U.N. agencies are preparing to launch a polio vaccination campaign for all children under 5 in Afghanistan, a country where the potentially crippling disease persists despite a more than three-decade-long campaign that has nearly eradicated it worldwide.
Vaccine doses will begin to be administered in Afghanistan on November 8 for the first time in three years, now that the country’s new Taliban government has granted approval.
“This is a huge development that now we can go all across Afghanistan and deliver the vaccine house to house,” Dr. Hamid Jafari, the World Health Organization’s director of polio eradication for the Eastern Mediterranean region, told VOA.
Jafari described the upcoming campaign as “a real combination of excitement and extreme fear — excitement because it looks like a real opportunity to eradicate wild polio virus finally.”
Warning that the virus might still be “lurking in some hard-to-reach populations,” he said it’s critical that the WHO “maintain this momentum to vaccinate our children so that the virus has nowhere to go.”
“Both Afghanistan and Pakistan really actually need to switch gears,” Jafari declared.
Polio’s presence in Afghanistan and in neighboring Pakistan, where a U.N. polio vaccination effort begins in December, means the disease can still spread globally. Rotary International, which coordinates a global polio eradication program, predicts “hundreds of thousands of children could be paralyzed” if polio is not eliminated within 10 years.
The WHO announced the vaccination campaign on Tuesday, five days before the observance of World Polio Day, part of Rotary International’s Global Polio Eradication Initiative (GPEI).
Since the GPEI began in 1988, when there were 350,000 cases in 125 countries every year, polio cases have been cut by 99.9%, according to Rotary International.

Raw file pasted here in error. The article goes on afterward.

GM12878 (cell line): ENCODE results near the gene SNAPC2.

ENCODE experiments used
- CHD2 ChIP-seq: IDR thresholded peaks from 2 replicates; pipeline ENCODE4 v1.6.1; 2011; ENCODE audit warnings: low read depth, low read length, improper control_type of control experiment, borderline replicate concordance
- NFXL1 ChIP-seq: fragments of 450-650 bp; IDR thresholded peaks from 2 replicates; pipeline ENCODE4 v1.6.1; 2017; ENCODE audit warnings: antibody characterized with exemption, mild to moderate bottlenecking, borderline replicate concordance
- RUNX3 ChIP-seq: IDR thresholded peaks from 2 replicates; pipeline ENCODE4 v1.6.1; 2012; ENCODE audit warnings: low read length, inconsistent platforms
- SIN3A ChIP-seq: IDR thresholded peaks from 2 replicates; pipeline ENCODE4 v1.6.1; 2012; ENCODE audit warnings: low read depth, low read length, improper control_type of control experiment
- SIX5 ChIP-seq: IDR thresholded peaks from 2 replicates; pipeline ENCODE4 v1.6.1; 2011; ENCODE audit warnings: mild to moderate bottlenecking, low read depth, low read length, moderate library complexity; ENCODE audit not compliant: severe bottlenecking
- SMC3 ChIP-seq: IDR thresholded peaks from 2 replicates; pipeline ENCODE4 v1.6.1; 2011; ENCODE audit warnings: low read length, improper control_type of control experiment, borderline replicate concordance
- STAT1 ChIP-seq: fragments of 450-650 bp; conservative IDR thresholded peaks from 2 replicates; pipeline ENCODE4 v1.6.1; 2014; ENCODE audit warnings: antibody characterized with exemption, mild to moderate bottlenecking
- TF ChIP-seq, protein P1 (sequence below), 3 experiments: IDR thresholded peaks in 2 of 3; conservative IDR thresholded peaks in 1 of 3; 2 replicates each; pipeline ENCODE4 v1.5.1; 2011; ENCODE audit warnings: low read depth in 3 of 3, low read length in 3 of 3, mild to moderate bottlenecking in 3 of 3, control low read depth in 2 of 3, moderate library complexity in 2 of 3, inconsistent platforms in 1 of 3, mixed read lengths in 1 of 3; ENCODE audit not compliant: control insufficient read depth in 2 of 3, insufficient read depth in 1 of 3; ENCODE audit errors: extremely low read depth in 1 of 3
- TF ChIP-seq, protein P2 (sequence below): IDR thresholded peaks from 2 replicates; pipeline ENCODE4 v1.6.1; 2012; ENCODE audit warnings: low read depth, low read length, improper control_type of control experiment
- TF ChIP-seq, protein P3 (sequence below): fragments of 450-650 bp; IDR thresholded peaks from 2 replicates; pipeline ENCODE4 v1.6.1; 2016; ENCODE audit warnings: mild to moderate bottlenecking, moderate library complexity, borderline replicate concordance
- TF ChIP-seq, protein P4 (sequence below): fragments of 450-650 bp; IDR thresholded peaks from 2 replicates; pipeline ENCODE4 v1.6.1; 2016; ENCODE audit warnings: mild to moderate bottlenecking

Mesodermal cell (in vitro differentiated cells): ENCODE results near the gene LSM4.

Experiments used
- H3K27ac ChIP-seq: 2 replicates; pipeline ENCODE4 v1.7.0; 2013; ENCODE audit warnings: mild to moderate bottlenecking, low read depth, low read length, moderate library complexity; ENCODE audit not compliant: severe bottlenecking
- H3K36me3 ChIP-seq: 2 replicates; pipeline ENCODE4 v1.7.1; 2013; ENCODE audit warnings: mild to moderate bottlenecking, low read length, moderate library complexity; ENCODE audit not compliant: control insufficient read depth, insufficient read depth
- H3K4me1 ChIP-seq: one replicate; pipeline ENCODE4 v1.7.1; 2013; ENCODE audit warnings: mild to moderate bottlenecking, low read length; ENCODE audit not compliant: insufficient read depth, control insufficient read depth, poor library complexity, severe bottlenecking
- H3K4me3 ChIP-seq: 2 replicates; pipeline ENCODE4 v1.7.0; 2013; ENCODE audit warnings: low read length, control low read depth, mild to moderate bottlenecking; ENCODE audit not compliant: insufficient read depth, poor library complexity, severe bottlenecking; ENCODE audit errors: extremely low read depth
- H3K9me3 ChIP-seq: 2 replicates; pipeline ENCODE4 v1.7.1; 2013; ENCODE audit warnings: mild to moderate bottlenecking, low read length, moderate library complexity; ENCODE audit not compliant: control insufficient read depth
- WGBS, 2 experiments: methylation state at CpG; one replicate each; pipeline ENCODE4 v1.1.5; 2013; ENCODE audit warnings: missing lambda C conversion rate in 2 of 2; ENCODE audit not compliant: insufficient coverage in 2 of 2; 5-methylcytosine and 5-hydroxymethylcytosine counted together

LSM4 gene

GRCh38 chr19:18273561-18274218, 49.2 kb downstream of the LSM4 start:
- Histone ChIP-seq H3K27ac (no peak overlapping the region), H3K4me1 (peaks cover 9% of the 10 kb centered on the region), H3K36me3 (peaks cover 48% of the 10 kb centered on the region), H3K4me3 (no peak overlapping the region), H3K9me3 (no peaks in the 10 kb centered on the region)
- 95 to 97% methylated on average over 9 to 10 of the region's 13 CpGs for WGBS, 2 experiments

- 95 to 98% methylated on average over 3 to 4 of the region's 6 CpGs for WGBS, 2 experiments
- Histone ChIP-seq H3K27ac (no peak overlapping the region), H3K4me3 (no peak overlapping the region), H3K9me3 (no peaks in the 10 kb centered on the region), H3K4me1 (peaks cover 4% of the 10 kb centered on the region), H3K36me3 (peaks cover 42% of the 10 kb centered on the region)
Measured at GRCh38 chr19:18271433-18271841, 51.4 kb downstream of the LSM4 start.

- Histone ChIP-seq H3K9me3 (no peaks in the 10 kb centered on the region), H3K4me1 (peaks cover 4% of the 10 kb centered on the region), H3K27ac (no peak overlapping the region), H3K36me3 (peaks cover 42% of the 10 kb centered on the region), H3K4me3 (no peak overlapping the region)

The Taliban prohibited teams organized by the U.N. from conducting door-to-door vaccinations in parts of Afghanistan under their control over the past three years.
The ban and the recently ended war in Afghanistan prevented vaccines from being administered to 3.3 million of the country’s 10 million children over that period.
The Taliban did not comment on the agreement, but Jafari said, “The Taliban have always been supportive of polio eradication. ... In fact, the polio education program started in Afghanistan when they were in government” previously from 1996 to 2001.
Jafari said the Taliban vaccination restriction “was imposed purely for considerations of security and the nature of conflict at the time, and that has now obviously changed drastically. So their commitment to support polio education remains, and this is an expression of that.”
He said the WHO has always “maintained dialogue” with the Taliban, in keeping with its “very neutral and impartial program” that enables children to be vaccinated “wherever they are.”
Carol Pandak, head of the PolioPlus program at Rotary International, said in an interview with VOA that GPEI continues to be successful, noting only two cases of polio have been detected in the recent past, one in Afghanistan and the other in Pakistan.
“We have gone the longest time ever since detecting a case of the wild poliovirus. We’ve reached almost nine months, but now is not the time to be complacent,” she cautioned. “We need to build on this progress. We need to continue immunizing children against polio, and we need to intensify our disease detection systems so that with so few cases we’ll be able to tell and prove that there is no polio circulating.”
Pandak said that while Rotary International was “cautiously optimistic” about the progress made this year, “we need to also focus on other diseases, especially for children, because some of their immunization campaigns have been canceled due to COVID. So we really need to be able to protect children from diseases such as polio, even during the COVID-19 pandemic.”
Earlier this month, WHO Director-General Tedros Adhanom Ghebreyesus celebrated Henrietta Lacks, a woman whose cervical cells were used to develop the polio vaccine, by acknowledging her “contribution to revolutionary advancements in medical science.”
The “HeLa cells” from Lacks, an African American, are the oldest and most used human cell line in existence. They were taken from her without permission at Johns Hopkins University in 1951 before her death, and their use has resulted in many other medical breakthroughs and research involving maladies such as AIDS and cancer.
Carol Pearson contributed to this article. Some information for this report also came from Reuters.